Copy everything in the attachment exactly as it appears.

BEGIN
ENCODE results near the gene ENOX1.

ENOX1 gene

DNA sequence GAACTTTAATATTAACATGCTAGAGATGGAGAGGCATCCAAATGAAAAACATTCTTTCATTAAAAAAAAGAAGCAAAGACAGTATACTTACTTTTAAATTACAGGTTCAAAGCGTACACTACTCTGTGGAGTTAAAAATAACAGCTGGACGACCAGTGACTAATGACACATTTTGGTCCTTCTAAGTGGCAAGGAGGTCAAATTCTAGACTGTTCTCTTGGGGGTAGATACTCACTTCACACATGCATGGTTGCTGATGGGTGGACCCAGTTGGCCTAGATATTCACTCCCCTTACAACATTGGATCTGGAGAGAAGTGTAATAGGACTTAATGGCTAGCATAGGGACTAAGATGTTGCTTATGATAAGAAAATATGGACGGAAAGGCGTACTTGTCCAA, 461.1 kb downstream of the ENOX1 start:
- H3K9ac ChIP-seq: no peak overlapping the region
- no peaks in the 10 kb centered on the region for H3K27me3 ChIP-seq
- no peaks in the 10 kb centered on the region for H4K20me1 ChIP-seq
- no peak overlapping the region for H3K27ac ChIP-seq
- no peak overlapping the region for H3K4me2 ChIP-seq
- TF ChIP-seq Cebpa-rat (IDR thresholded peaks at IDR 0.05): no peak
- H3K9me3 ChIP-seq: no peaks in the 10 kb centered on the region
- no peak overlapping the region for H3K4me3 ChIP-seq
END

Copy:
ENCODE results near the gene ENOX1.

ENOX1 gene

DNA sequence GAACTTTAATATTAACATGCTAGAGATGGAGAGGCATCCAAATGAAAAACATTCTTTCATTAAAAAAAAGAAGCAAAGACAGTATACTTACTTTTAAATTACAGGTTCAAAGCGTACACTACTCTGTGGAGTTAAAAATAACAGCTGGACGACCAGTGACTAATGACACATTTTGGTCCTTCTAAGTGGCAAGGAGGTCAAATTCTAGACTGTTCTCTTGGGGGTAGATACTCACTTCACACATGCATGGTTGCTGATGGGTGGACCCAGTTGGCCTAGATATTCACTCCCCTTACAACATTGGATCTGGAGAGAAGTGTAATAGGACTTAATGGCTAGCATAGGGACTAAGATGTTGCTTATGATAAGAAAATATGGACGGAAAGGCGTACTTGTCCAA, 461.1 kb downstream of the ENOX1 start:
- H3K9ac ChIP-seq: no peak overlapping the region
- no peaks in the 10 kb centered on the region for H3K27me3 ChIP-seq
- no peaks in the 10 kb centered on the region for H4K20me1 ChIP-seq
- no peak overlapping the region for H3K27ac ChIP-seq
- no peak overlapping the region for H3K4me2 ChIP-seq
- TF ChIP-seq Cebpa-rat (IDR thresholded peaks at IDR 0.05): no peak
- H3K9me3 ChIP-seq: no peaks in the 10 kb centered on the region
- no peak overlapping the region for H3K4me3 ChIP-seq